Los Angeles Fire Department
Historical Archive

Fireman's Line-Up, 1909

In Which a Retired Fireman Reminisces of the Days When
Horse-Drawn Outfits Gave Men Thrills and Plenty of Work

By CAPT. H. J. GRIFFIN, Retired

HAVING the thought in mind that some of the new members, and old ones, would like to read a few lines from a retired smoke-eater, this article is written about the yesteryears of fire department around the years of 1909.

  I suppose the new members will say "so that's the way the boys did it years ago." To us of the years back it brings memories.

  A fireman started at the large salary of $75 a month, working 24 hours a day, seven days a week, the meal hours ran in three periods, as follows, dived up in shifts from 6 a.m. to 9 a.m. for breakfast, and so on until supper time. You could take three one hour meals, or two one and a half ones, or one three hour meal. Anyway if you had a family you only saw them three hours a day. Hardly enough for your wife and children to know you.

  The driver of horse drawn apparatus and officers usually had the first meal hour. As the drivers arose at 5 a.m. their first duty was to water horses out of a bucket, give them a feed of rolled barley, pick up the bedding of straw from under the horses, put it in a box on rollers, wheel it outside quarters, then hit the pole or ring the bell to get up the rest of the company, who were on the apparatus floor for taps and roll call at 6 a.m. After which all the men turned to and swept the apparatus floor. In some companies the horses were hitched up and the apparatus was driven out on the street for exercise of the horses for one hours. As the driver returned he had to curry the horses all over, wash out mouths, clean teeth, hoofs and polish halters, flush out stalls, give the animals a feed of bran at noon, at night bed them down, and give them a feed of barley hay. Besides, if a run was made and horses were wet, they had to be taken out in the street and walked to cool them off. Quite a bit different than drivers of the iron steeds of today who only have to shut off the motor.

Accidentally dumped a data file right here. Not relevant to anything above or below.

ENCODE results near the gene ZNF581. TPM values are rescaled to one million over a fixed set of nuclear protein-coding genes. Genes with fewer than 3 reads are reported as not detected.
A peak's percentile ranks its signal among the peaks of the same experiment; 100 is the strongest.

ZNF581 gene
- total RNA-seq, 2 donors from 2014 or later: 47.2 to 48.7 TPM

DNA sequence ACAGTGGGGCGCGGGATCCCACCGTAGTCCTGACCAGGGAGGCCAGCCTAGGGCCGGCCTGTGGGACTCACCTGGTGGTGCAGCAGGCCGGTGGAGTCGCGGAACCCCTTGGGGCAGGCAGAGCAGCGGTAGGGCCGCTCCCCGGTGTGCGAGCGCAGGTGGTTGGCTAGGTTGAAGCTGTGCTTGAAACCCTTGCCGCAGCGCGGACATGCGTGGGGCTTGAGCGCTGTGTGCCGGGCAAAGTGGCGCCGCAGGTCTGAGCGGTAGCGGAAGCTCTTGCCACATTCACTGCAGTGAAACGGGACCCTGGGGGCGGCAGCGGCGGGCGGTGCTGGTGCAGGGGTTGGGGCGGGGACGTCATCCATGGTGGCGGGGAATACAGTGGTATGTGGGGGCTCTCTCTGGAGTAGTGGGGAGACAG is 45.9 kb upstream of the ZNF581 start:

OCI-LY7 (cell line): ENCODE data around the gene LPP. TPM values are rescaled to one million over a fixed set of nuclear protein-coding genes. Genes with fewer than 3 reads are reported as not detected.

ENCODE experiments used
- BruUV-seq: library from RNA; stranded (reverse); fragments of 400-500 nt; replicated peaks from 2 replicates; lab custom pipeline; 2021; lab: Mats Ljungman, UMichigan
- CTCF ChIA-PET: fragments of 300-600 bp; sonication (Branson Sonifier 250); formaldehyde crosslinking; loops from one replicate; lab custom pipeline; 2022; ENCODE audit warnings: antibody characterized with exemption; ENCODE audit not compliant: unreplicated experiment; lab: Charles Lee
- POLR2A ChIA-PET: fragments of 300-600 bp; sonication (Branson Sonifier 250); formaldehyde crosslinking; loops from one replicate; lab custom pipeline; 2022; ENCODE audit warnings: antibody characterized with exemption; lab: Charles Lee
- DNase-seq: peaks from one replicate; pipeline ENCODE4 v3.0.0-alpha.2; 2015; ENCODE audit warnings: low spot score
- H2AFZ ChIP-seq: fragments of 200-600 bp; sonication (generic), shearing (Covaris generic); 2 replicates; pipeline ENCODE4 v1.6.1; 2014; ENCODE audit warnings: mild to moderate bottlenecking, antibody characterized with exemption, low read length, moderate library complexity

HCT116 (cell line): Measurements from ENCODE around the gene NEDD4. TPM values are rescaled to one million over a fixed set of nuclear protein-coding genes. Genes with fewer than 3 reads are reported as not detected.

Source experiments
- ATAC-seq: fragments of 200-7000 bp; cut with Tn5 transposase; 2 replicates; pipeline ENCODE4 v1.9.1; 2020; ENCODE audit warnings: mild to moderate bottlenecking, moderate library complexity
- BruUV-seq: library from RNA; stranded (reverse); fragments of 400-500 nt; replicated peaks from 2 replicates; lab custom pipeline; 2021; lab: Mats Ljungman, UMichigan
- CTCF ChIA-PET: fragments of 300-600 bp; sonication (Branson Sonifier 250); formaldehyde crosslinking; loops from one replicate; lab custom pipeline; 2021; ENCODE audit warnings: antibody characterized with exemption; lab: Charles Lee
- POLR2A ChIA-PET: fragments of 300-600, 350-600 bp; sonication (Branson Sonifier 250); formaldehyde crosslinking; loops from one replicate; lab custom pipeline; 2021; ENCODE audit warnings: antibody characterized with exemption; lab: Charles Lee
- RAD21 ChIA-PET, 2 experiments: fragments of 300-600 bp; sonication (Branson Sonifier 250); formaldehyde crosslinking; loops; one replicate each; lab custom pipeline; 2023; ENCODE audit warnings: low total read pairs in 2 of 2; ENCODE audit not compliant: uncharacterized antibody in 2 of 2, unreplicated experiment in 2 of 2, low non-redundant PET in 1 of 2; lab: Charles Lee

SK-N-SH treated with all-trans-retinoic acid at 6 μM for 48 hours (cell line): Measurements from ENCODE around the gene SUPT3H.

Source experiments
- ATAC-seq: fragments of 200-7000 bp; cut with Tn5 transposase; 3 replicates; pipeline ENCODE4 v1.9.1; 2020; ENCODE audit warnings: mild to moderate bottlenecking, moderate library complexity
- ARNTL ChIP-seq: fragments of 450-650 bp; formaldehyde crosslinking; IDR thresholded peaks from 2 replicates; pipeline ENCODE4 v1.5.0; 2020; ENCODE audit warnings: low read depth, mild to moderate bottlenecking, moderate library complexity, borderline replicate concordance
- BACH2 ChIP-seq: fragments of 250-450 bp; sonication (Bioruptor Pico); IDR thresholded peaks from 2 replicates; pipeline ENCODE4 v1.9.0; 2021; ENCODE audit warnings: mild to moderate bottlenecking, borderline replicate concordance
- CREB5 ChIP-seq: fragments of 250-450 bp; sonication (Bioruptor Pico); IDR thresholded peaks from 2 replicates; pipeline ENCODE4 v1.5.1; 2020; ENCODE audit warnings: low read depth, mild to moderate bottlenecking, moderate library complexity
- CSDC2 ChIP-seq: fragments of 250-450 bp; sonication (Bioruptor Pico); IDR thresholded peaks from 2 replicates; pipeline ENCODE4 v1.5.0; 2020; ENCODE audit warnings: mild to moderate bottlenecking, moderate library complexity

Floor watches were stood from 6 a.m. to 8 p.m. The duty of the man on watch was to keep the floor of the stall where the horses stood clear of all matter, etc. As the alarm system was connected so that any fire alarm sent in from any part of the city came in to each fire station and every member had to get up or be ready to respond, you can see how many hours of night and day the officer had to call roll. It was the rule, and each time roll was called it was kept in a book. Sometimes twenty of more alarms came in at night and you did not go out. Thus a lot of sleep was lost, and written on the dash boards of some hose wagon were the words "We never sleep." Oh, yes, the firemen had to unload dirty briquettes (used to heat water and heat up quarters) then a load of hay or barley came, besides changing hose and general duties.


The engineer who rode on the rear of the steam engine had a time keeping from being thrown off in responding to alarms, as the wheels of the drawn engine had steel tires and skidded all over the streets. The driver of the engine, upon arriving at a fire, had to unhitch the horses, take them some distance from the engine and tie them up Drivers of the hose wagon and the engine were strapped to their seats. It was a thrill to see the horses plunging at full speed to a fire, giving their best, and they were beloved by the boys as the stations.